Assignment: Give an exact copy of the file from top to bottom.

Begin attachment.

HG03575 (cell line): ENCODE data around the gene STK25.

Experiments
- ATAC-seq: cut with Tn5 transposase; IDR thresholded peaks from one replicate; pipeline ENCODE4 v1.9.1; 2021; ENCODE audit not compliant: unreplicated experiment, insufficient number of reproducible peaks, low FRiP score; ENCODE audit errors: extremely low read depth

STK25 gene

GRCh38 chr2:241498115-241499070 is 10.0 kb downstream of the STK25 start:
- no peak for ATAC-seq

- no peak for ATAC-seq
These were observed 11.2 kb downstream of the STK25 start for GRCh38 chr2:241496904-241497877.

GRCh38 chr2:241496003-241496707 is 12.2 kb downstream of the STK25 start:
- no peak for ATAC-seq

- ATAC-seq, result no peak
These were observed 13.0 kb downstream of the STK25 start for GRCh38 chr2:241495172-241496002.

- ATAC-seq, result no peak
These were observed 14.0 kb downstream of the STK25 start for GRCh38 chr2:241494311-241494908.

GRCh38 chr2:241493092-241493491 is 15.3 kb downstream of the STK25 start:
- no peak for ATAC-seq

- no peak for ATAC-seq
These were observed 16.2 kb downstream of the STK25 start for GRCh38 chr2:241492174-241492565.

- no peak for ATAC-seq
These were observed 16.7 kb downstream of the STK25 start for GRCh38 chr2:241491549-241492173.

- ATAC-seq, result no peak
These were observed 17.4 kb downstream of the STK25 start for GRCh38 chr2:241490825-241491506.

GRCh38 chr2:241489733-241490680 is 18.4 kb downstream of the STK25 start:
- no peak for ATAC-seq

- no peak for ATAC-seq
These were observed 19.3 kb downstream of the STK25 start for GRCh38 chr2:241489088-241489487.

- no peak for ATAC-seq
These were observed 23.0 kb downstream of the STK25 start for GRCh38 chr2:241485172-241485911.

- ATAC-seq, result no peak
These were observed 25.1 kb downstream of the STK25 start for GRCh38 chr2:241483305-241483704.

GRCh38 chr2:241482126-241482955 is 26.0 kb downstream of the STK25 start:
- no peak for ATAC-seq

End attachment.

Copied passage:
HG03575 (cell line): ENCODE data around the gene STK25.

Experiments
- ATAC-seq: cut with Tn5 transposase; IDR thresholded peaks from one replicate; pipeline ENCODE4 v1.9.1; 2021; ENCODE audit not compliant: unreplicated experiment, insufficient number of reproducible peaks, low FRiP score; ENCODE audit errors: extremely low read depth

STK25 gene

GRCh38 chr2:241498115-241499070 is 10.0 kb downstream of the STK25 start:
- no peak for ATAC-seq

- no peak for ATAC-seq
These were observed 11.2 kb downstream of the STK25 start for GRCh38 chr2:241496904-241497877.

GRCh38 chr2:241496003-241496707 is 12.2 kb downstream of the STK25 start:
- no peak for ATAC-seq

- ATAC-seq, result no peak
These were observed 13.0 kb downstream of the STK25 start for GRCh38 chr2:241495172-241496002.

- ATAC-seq, result no peak
These were observed 14.0 kb downstream of the STK25 start for GRCh38 chr2:241494311-241494908.

GRCh38 chr2:241493092-241493491 is 15.3 kb downstream of the STK25 start:
- no peak for ATAC-seq

- no peak for ATAC-seq
These were observed 16.2 kb downstream of the STK25 start for GRCh38 chr2:241492174-241492565.

- no peak for ATAC-seq
These were observed 16.7 kb downstream of the STK25 start for GRCh38 chr2:241491549-241492173.

- ATAC-seq, result no peak
These were observed 17.4 kb downstream of the STK25 start for GRCh38 chr2:241490825-241491506.

GRCh38 chr2:241489733-241490680 is 18.4 kb downstream of the STK25 start:
- no peak for ATAC-seq

- no peak for ATAC-seq
These were observed 19.3 kb downstream of the STK25 start for GRCh38 chr2:241489088-241489487.

- no peak for ATAC-seq
These were observed 23.0 kb downstream of the STK25 start for GRCh38 chr2:241485172-241485911.

- ATAC-seq, result no peak
These were observed 25.1 kb downstream of the STK25 start for GRCh38 chr2:241483305-241483704.

GRCh38 chr2:241482126-241482955 is 26.0 kb downstream of the STK25 start:
- no peak for ATAC-seq